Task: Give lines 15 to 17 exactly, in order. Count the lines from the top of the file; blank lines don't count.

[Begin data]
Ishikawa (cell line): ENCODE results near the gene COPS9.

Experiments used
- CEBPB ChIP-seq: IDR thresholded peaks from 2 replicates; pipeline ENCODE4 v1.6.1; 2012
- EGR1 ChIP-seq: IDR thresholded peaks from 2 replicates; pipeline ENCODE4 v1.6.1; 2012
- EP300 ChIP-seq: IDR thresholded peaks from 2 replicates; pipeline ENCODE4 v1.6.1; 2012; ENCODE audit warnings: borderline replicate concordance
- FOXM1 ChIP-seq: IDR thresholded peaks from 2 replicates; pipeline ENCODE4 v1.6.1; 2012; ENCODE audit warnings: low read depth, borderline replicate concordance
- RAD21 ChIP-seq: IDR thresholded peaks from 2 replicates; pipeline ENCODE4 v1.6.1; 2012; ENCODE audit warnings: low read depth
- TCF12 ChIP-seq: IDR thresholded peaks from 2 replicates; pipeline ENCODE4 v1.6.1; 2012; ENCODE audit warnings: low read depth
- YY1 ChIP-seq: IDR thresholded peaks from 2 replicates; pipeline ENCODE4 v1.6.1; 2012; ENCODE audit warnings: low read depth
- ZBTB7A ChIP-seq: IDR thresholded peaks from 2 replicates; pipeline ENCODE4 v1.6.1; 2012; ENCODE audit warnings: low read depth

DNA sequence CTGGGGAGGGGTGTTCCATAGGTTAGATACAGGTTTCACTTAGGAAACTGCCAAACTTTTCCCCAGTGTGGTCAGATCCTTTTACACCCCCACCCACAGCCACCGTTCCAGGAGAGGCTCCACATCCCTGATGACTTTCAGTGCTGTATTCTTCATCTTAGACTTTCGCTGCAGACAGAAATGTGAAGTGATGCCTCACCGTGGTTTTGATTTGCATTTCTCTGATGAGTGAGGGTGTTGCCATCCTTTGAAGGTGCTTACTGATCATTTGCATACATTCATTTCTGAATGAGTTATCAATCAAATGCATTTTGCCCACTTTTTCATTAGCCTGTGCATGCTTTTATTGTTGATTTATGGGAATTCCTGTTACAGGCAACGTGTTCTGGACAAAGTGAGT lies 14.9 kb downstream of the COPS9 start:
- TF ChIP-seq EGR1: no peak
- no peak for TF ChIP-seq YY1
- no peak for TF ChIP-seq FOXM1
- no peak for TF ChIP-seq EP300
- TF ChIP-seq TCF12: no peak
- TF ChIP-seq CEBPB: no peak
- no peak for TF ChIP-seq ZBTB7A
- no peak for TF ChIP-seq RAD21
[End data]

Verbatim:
- no peak for TF ChIP-seq EP300
- TF ChIP-seq TCF12: no peak
- TF ChIP-seq CEBPB: no peak